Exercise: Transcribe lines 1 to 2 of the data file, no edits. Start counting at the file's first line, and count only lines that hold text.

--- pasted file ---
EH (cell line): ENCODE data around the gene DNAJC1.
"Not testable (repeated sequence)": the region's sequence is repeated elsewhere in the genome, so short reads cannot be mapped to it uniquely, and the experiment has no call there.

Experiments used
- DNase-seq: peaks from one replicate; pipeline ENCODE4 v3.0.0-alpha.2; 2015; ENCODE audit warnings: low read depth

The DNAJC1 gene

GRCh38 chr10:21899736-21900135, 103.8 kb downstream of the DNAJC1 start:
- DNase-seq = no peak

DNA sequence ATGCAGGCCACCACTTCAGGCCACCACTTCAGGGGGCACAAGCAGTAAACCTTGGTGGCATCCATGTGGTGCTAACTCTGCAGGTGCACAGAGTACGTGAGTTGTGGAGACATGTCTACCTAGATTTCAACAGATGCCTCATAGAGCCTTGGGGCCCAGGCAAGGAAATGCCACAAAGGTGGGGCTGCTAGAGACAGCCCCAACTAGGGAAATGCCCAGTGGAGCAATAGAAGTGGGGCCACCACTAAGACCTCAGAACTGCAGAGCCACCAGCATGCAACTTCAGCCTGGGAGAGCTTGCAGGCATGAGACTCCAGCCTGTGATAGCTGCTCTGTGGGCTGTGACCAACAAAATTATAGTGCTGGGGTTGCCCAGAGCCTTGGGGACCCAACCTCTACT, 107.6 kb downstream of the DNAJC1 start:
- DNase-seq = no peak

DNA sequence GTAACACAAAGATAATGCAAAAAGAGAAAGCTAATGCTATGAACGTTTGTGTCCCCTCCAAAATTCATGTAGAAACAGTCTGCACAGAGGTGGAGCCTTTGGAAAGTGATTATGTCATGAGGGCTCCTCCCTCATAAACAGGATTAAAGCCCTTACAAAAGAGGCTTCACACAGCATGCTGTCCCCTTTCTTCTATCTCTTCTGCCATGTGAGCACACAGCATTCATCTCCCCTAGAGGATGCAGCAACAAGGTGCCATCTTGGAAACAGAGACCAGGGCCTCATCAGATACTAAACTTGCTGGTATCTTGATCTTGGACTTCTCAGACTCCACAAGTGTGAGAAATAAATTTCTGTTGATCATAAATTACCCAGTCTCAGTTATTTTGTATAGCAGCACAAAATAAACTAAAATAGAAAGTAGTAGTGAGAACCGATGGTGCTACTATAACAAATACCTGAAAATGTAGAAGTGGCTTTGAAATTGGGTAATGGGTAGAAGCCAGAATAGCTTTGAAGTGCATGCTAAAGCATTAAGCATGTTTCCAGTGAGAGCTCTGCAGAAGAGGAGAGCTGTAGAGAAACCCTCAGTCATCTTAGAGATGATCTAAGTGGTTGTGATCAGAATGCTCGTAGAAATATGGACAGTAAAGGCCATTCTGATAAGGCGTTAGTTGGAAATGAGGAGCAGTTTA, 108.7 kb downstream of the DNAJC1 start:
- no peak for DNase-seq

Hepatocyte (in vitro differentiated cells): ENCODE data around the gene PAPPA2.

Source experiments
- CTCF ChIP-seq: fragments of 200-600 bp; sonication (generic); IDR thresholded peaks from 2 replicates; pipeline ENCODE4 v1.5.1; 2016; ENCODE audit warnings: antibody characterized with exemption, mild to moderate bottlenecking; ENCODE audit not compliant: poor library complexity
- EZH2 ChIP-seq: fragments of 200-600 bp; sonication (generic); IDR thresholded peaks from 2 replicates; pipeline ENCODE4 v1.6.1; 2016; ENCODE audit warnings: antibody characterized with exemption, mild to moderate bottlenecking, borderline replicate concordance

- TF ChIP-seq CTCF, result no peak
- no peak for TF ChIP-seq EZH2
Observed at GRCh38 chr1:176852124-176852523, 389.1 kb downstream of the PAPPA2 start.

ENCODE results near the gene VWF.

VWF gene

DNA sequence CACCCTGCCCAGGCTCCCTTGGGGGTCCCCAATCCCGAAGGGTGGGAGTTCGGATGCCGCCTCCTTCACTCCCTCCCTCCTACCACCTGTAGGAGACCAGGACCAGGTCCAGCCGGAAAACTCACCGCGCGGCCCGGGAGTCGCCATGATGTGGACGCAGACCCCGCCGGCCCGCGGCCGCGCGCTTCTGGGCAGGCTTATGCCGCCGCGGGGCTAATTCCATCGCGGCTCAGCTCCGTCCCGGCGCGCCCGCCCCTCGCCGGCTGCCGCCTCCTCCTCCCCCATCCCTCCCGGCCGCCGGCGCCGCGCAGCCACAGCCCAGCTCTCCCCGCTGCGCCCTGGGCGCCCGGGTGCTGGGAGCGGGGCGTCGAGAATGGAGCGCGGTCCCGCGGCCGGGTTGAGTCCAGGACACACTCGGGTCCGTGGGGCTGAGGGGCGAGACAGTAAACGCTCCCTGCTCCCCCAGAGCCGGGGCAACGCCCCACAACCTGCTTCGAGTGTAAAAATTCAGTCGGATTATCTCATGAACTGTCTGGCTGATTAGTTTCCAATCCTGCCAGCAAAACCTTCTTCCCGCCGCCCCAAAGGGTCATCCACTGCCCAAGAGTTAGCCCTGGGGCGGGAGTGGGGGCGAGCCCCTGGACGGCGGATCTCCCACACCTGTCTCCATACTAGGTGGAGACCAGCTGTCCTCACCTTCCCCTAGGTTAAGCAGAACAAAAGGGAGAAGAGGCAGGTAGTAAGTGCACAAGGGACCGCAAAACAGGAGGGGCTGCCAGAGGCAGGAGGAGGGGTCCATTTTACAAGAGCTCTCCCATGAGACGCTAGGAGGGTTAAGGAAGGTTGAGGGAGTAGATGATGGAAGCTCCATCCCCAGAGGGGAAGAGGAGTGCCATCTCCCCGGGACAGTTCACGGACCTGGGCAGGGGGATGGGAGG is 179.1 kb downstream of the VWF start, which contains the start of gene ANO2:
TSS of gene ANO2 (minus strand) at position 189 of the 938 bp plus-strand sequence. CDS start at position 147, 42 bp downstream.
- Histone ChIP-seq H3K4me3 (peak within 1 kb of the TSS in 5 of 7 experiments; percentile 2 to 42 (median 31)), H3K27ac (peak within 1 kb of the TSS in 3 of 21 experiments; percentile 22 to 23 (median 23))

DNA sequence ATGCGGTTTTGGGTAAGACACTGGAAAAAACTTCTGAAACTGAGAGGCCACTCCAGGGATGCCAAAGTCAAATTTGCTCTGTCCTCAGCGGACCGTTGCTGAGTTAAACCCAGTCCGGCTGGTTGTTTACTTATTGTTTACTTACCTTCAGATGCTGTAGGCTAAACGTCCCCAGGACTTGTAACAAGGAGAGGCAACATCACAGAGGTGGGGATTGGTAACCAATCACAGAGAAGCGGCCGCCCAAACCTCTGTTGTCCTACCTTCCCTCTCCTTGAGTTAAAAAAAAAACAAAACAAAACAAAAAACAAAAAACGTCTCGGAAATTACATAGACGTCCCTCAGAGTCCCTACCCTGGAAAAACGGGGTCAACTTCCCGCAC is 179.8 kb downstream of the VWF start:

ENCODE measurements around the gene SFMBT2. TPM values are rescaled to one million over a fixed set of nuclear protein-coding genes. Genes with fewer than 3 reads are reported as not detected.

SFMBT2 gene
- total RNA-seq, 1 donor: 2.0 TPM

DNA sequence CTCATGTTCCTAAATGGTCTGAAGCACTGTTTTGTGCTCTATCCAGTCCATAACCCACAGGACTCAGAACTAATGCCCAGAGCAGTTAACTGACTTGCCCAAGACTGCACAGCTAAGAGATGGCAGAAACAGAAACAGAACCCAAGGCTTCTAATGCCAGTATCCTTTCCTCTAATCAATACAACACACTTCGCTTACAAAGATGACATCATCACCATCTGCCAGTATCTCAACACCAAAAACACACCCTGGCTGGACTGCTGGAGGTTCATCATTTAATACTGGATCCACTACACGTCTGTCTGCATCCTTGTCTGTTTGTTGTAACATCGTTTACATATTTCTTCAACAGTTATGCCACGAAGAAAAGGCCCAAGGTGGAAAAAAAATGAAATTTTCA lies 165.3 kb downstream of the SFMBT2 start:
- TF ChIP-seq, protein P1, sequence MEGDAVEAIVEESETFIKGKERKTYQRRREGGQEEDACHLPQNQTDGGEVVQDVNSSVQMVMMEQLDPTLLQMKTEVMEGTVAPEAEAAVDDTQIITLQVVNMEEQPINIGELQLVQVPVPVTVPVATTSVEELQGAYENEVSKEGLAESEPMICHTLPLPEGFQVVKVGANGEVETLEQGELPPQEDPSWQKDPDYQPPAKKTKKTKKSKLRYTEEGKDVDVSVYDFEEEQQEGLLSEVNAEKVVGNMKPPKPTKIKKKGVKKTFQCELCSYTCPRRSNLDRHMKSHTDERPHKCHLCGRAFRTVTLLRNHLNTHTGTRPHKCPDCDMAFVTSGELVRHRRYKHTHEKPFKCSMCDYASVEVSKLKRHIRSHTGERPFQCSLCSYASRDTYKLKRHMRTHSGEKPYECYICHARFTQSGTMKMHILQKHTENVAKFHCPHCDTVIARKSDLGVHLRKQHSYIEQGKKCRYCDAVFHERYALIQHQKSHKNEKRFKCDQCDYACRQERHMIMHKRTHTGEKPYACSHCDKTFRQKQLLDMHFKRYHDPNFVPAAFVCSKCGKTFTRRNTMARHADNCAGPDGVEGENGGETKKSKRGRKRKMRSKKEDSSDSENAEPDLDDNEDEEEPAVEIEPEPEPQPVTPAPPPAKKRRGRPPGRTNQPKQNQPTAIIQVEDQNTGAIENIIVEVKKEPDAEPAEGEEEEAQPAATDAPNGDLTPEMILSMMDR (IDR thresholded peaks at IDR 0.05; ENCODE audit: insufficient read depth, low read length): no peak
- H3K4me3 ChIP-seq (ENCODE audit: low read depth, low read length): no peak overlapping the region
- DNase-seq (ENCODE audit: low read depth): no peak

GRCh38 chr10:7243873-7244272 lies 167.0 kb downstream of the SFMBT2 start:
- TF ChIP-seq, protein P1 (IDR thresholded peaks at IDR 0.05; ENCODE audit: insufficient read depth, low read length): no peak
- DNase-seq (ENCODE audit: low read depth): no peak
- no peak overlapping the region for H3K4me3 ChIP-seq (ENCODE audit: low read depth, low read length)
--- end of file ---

EH (cell line): ENCODE data around the gene DNAJC1.
"Not testable (repeated sequence)": the region's sequence is repeated elsewhere in the genome, so short reads cannot be mapped to it uniquely, and the experiment has no call there.